At a time when many retailers are overstimulating the senses to attract customers, Basin is selling soaps, bath bubblers, shampoos and lotions in a simple environment reminiscent of the Shaker period.

Basin, which recently opened its first location at Mall of America, looks like a mercantile store from the 1800s, says co-owner Shawna Heninger. Products are displayed in bulk in a natural-looking and comfortable setting, she continues.

"The goal of the project was to have a store where customers would automatically know what was happening and what we were selling," Heninger says. "We wanted our product displayed in bulk. We wanted to use as little packaging as possible.

"We try to remind people of the time when a lot of these products were made by hand," she continues, explaining that most bath and body items sold in the store are made by hand without preservatives and chemicals.

Soaps are displayed in blocks and sold in pre-cut sizes or cut to order. The bath bubblers (ball-shaped items that are effervescent and soften the bath water) and shampoo bars (solid shampoo that is used similar to a bar of soap) are self-service and unwrapped, allowing the customer to touch, feel and smell the items. "We want people to interact with the product," Heninger says.

The products and how they are used inspired the store design concept. "It all starts with the products," says Gregory Rothweiler, design director for Shea Architects Inc., the Minneapolis-based firm that worked in conjunction with Duffy Design, also of Minneapolis, to create Basin's personality and store design. "Nobody out there has this kind of approach to bath and body products."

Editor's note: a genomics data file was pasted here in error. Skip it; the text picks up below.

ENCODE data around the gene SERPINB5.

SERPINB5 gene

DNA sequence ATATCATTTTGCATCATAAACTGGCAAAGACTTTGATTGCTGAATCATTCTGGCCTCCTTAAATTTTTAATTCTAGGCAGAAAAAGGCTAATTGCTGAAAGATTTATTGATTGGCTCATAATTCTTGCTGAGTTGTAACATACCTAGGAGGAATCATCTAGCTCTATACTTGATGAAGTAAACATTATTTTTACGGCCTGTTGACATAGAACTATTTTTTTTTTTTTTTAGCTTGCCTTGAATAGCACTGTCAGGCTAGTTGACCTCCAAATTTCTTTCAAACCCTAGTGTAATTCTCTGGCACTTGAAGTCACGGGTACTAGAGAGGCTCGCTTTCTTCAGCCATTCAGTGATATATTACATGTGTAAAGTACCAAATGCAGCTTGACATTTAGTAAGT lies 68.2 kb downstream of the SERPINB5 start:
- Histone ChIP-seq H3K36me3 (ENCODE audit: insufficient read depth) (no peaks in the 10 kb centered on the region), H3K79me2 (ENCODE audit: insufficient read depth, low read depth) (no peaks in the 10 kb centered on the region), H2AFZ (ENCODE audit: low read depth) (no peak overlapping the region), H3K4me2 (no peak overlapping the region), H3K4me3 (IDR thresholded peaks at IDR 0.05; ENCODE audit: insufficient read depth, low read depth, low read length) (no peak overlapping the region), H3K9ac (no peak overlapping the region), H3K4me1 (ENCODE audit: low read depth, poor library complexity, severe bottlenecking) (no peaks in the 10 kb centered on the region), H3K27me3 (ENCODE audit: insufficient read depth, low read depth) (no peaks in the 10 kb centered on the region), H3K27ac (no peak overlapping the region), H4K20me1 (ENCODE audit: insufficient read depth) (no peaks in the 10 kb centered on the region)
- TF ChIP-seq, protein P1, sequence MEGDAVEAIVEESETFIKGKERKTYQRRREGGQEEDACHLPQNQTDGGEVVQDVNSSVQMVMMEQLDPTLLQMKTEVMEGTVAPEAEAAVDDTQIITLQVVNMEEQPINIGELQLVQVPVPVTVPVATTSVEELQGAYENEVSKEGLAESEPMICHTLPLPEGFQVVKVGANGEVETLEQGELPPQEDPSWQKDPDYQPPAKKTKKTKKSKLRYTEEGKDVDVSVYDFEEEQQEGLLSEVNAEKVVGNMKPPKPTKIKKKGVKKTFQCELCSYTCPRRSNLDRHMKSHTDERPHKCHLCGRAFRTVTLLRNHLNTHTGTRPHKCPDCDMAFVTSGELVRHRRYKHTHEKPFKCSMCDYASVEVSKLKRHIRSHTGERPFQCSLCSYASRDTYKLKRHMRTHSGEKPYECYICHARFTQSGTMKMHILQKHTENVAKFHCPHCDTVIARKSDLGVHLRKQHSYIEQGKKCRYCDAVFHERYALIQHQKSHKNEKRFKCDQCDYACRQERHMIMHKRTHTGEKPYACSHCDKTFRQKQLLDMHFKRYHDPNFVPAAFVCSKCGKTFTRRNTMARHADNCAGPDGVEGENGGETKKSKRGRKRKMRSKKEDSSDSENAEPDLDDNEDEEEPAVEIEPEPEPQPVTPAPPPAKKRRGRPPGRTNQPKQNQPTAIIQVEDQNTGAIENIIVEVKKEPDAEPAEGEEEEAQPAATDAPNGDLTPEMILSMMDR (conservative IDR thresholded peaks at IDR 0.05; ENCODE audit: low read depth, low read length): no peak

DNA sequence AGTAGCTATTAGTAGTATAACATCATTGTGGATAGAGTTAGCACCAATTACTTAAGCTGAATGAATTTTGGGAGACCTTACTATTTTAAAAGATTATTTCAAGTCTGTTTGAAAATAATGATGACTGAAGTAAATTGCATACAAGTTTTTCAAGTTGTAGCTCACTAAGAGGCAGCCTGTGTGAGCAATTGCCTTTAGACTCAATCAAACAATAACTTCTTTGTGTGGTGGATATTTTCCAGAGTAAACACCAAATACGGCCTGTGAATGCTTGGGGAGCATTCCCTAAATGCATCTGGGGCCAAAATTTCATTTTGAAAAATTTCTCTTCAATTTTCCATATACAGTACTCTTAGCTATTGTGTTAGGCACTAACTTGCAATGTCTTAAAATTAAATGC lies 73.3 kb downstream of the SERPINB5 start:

The setting is designed to be simple and unassuming and to highlight Basin's bulk products, says Robin Meredith, account director for Duffy Design.

Bill Sterna, a designer for Shea Architects, adds that because the merchandise itself is colorful, it was important to specify a neutral color palette so that "the product could hold its own in the store."

The fixturing, too, puts the products at center stage. Wood display boxes placed in open fixtures not only give customers easy access to soaps and shampoos but also highlight the products themselves. Concrete sink basins are used throughout to display items in bulk and suggest water without actually using it. The antique bathtub at the entrance to the store and the mosaic tile around the perimeter of the space, reinforcethe bathroom/basin idea and tie the product to the design.

"We wanted to make sure the store did catch the eye of the consumer and feel different so that it was intriguing and drew people in," says Meredith. The storefront, with its large windows and entrance, provides immediate access to the product through sight and smell.

Weathered pine flooring, neutral colors, a row of hooks like a Shaker chair rail at eye-level throughout the store, simplistic lighting utilizing classic dome fixtures, the use of muslin-type fabric in certain areas - all further the store's uncomplicated image

Displaying merchandise in bulk, enhancing this theme, also conveys a feeling that the products are fresh from the manufacturer. "It's as if we just got this [product] in, and we're unloading itnow," Sterna says.

The design of the 1,400 sq. ft. store, however, is only part of the Basin package. The products, materials, packaging, signage and overall identity work together to create the retailer's personality.

As Rothweiler says, "The environment that resulted is a mirror of simplicity, the utilitarian aspect, the accessibility and the tactile nature of the Shaker approach."